FAQ: I was once taught that when it says in Psalm 138:2 that God “magnified his Word above all his name,” it means He underscored it to emphasize that He stands behind it. Is that true?
Psalm 138:2 is a very meaningful verse, and the second stanza is one of the sentences in the Hebrew text that can have a number of meanings. First, the Hebrew words in the verse each have several definitions. Second, there is a custom involved. Third, the words themselves can be understood to be in different positions in the sentence. To properly relate to the verse, we must understand that had God wanted us to get a singular meaning from the verse, He could have worded it, or it and its context, in such as way as to get that one meaning. When God uses vocabulary and syntax in such a way as to allow for multiple meanings, which is not uncommon, very often all of them have some significance. The possibility of multiple meanings is a way God pulls the reader into a deeper relationship with Him, inviting us to pray, think, and ponder the depth of the meaning of the words, and thus the fullness of His Word.
The word order in the Hebrew text, and the sense of the verse, gave rise to the translation of the KJV, ASV, etc. A very literal translation of the Hebrew text reads, “For you have exalted above all your name your word.” Placing the noun phrase, “your word” before the noun phrase “your name,” (not uncommon in Hebrew because an adjective, or a phrase acting in an adjectival manner, usually comes after the main noun) yields the sense in the KJV, “for thou hast magnified thy word above all thy name.”
According to Hebrew custom, the “name” of someone referred to his authority and reputation. Thus, the name of God refers to His authority and reputation, just as the name of Jesus refers to his authority and reputation. That is why today we pray in the “name” of Jesus Christ, i.e., we pray according to his authority (John 15:16); we command healing in the name of Jesus Christ (Acts 3:6); why demons must come out when we use the name of Jesus Christ (Acts 16:18); and why baptism was done in the name of Jesus Christ (Acts 10:48). God’s “name” was His authority and reputation, so a cultural understanding of this translation is that God exalted His Word above all other things that are under His authority, even His authority itself.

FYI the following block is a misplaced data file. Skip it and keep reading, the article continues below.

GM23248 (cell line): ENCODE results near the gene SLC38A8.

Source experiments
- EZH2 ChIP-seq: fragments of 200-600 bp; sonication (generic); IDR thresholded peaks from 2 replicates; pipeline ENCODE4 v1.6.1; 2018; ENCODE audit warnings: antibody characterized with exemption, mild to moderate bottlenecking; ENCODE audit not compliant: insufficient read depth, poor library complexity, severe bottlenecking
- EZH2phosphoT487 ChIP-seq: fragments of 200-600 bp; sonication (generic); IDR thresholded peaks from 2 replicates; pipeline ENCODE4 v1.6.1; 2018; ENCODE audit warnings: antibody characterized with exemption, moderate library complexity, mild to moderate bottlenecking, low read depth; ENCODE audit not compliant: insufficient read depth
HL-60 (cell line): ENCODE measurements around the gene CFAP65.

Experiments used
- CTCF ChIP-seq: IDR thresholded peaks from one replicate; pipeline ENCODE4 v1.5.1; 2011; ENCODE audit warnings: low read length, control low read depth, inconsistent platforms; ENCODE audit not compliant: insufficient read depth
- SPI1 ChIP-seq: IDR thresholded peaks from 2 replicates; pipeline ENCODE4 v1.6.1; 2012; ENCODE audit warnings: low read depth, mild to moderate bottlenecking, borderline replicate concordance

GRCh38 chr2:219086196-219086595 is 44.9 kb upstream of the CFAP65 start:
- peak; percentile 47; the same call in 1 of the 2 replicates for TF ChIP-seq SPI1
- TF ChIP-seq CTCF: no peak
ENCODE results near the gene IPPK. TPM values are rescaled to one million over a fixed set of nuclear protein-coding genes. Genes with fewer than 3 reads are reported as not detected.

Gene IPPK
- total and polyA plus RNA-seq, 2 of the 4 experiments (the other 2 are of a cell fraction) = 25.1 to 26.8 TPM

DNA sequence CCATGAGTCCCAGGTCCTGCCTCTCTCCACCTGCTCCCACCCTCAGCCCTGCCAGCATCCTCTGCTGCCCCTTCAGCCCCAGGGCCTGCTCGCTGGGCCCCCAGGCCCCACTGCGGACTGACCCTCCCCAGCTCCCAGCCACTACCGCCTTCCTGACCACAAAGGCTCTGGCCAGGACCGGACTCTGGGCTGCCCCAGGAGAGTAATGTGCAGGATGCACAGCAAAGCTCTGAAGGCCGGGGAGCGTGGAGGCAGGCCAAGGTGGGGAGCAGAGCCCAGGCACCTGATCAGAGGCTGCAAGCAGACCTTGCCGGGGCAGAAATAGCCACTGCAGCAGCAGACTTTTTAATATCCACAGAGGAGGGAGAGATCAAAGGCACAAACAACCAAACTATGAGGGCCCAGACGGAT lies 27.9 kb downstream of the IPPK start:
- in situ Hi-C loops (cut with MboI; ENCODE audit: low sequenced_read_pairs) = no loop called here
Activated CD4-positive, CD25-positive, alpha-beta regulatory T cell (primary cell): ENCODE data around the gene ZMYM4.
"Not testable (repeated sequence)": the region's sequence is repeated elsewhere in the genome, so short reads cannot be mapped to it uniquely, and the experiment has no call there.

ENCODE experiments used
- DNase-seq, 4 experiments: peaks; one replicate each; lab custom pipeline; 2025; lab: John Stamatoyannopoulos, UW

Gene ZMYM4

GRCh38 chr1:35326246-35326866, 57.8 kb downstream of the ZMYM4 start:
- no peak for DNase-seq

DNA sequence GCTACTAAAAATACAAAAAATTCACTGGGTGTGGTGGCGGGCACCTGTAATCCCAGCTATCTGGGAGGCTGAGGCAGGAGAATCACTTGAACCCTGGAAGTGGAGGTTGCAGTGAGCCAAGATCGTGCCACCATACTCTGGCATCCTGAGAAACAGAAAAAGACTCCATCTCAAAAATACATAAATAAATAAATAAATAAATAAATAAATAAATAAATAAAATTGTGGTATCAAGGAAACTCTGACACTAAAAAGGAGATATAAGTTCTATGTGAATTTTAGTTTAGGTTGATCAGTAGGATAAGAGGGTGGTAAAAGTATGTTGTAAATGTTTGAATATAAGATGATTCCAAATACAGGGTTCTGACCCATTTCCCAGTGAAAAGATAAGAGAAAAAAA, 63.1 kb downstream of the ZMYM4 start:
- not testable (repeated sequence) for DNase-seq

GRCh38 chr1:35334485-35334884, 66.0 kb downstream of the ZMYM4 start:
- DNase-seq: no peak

However, it also occurs in Hebrew that when two noun clauses occur side by side, two things are being referred to rather than one of the nouns serving as an adjective. Thus the phrase, “your word your name,” can legitimately have the sense given in the NIV and ESV: “for you have exalted above all things your name and your word,” even though there is no “and” connecting the two nouns. According to that translation, God’s Word and His authority are exalted above all Creation, and that is certainly true.